Cars Simplified: Everything Automotive Explained

Emissions Testing Tricks

IncompleteSorry, this article is currently incomplete. We'll have this finished up soon. In the meantime, check out some other articles on Cars Simplified!

Passing an emissions test can get really expensive if your vehicle is older and/or in poor condition, especially if you don't have all the tools to diagnose the issue(s) causing the heightened emissions.

PCV Valve

(Unconfirmed Method) Diverting the tube that lets the PCV Valve will prevent oil vapors from entering the intake air, keeping the intake air cleaner. Motor oil is more difficult to burn and is more chemically complex than gasoline. The vapors from the PCV valve will need to be diverted elsewhere, and venting to atmosphere will lead to an automatic failure if found during an inspection.

Fuel Additives

Fuel additives won't fix a glaring mechanical issue, but fuel system additives designed for reducing emissions offer improved chances of passing, and some manufacturers offer some degree of guarantee. Typically, these will also clear up carbon deposits as well, which will improve engine performance in engines that had carbon build-up (very likely in older vehicles) in the combustion chamber.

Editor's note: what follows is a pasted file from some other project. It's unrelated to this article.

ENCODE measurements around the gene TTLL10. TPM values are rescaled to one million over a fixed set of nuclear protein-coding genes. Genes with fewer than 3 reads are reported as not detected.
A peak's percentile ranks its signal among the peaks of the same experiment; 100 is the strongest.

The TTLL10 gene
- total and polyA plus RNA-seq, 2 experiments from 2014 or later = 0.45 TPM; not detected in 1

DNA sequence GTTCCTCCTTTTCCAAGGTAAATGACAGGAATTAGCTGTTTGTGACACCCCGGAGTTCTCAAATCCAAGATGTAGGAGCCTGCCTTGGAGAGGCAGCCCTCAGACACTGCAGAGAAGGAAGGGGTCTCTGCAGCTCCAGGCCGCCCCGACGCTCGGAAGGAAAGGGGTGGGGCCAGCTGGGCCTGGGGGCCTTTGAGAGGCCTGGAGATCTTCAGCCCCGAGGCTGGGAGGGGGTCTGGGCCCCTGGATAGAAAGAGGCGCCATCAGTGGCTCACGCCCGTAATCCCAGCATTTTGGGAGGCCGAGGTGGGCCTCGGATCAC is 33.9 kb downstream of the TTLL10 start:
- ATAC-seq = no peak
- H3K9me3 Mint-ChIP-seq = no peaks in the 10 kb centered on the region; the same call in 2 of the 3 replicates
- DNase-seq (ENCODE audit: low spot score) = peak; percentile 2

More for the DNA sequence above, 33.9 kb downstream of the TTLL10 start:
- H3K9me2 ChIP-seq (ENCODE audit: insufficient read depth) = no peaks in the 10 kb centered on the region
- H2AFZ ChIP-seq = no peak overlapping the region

Some additives even intend to clean the catalytic coverter, a component that alters the chemistry of the emissions on their way out of the exhaust. These components can get contaminated and/or clogged up over time when other issues are present.

General use fuel system cleaners may also help improve a poor emissions situation, but may be less effective with their less-targeted chemistry. Carbon deposit build-up can alter engine emissions to some degree, but typically an ECU can adjust long term fuel trim to deal with the effects of cabon build-up. If carbon build-up gets bad enough that the ECU can't handle it, a loss in power/performance will be felt.